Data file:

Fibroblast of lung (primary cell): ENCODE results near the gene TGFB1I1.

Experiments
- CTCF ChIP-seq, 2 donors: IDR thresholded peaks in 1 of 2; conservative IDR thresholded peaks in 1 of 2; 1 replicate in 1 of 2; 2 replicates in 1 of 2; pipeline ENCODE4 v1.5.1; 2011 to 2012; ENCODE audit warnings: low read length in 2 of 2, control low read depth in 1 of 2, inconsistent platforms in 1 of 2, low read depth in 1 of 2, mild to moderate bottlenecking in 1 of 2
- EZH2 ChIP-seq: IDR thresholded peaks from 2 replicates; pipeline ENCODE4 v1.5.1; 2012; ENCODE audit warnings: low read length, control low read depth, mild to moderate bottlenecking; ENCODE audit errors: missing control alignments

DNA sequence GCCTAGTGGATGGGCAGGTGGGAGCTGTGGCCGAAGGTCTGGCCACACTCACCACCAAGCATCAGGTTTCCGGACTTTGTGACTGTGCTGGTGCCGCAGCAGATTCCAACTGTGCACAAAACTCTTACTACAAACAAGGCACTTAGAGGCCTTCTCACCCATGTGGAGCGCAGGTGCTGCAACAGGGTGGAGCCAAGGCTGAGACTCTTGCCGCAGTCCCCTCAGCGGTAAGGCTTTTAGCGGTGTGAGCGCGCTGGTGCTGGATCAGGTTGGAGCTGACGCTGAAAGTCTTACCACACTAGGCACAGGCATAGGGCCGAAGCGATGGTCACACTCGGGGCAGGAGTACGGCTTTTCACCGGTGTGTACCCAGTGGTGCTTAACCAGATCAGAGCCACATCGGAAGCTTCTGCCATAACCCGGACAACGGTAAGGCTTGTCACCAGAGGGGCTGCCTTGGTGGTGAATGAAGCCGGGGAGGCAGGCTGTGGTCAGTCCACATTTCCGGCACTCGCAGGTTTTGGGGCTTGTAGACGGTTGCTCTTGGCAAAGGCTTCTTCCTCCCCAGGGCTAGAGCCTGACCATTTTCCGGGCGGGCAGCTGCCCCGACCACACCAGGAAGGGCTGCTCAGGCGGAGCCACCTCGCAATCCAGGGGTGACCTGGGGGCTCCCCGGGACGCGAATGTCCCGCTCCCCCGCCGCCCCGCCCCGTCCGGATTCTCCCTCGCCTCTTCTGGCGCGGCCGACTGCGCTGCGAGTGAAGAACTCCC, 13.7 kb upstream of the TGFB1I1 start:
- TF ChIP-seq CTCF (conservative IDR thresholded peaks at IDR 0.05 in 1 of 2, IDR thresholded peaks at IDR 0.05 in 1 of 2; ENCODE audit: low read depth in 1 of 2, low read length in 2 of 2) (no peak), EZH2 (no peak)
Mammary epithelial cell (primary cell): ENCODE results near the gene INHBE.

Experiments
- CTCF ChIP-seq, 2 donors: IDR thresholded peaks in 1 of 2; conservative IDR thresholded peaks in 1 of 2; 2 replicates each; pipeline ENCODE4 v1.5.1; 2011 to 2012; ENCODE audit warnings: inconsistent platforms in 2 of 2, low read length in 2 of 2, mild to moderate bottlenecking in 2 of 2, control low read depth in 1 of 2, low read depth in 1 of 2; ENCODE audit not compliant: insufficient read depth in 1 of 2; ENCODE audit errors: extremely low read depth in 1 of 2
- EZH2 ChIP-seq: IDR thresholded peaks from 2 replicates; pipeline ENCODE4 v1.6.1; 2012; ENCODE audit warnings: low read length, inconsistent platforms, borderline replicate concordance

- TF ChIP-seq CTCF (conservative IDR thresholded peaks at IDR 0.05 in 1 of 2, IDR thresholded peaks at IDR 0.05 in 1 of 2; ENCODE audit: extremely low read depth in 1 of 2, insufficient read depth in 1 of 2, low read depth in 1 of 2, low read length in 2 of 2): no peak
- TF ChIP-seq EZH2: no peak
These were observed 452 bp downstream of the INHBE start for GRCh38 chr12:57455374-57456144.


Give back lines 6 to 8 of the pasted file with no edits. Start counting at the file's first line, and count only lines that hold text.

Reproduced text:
- TF ChIP-seq CTCF (conservative IDR thresholded peaks at IDR 0.05 in 1 of 2, IDR thresholded peaks at IDR 0.05 in 1 of 2; ENCODE audit: low read depth in 1 of 2, low read length in 2 of 2) (no peak), EZH2 (no peak)
Mammary epithelial cell (primary cell): ENCODE results near the gene INHBE.

Experiments